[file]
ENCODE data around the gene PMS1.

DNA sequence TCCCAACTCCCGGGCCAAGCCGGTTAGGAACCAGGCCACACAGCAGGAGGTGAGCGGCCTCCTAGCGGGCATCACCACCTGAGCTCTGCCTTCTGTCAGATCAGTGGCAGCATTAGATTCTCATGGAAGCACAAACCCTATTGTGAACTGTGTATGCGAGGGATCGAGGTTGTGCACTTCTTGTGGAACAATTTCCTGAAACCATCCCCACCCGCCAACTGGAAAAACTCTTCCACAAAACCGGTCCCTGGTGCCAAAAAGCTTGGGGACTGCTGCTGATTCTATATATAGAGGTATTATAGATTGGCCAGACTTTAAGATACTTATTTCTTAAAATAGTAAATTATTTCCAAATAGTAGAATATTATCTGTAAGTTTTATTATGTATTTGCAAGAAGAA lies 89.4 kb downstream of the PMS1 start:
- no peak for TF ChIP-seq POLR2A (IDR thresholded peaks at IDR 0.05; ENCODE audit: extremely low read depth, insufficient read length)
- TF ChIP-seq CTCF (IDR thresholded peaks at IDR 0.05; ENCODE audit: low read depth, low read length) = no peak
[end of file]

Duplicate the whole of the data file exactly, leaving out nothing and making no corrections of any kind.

ENCODE data around the gene PMS1.

DNA sequence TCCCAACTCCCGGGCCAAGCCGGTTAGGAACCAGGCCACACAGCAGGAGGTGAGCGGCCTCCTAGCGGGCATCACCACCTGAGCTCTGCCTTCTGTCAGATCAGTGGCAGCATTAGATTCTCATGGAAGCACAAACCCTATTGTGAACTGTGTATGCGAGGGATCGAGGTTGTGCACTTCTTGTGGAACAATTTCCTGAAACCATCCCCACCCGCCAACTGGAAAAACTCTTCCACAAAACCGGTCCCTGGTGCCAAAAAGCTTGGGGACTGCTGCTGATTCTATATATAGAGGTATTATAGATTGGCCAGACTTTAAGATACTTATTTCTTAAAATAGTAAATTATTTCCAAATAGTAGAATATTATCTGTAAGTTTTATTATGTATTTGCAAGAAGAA lies 89.4 kb downstream of the PMS1 start:
- no peak for TF ChIP-seq POLR2A (IDR thresholded peaks at IDR 0.05; ENCODE audit: extremely low read depth, insufficient read length)
- TF ChIP-seq CTCF (IDR thresholded peaks at IDR 0.05; ENCODE audit: low read depth, low read length) = no peak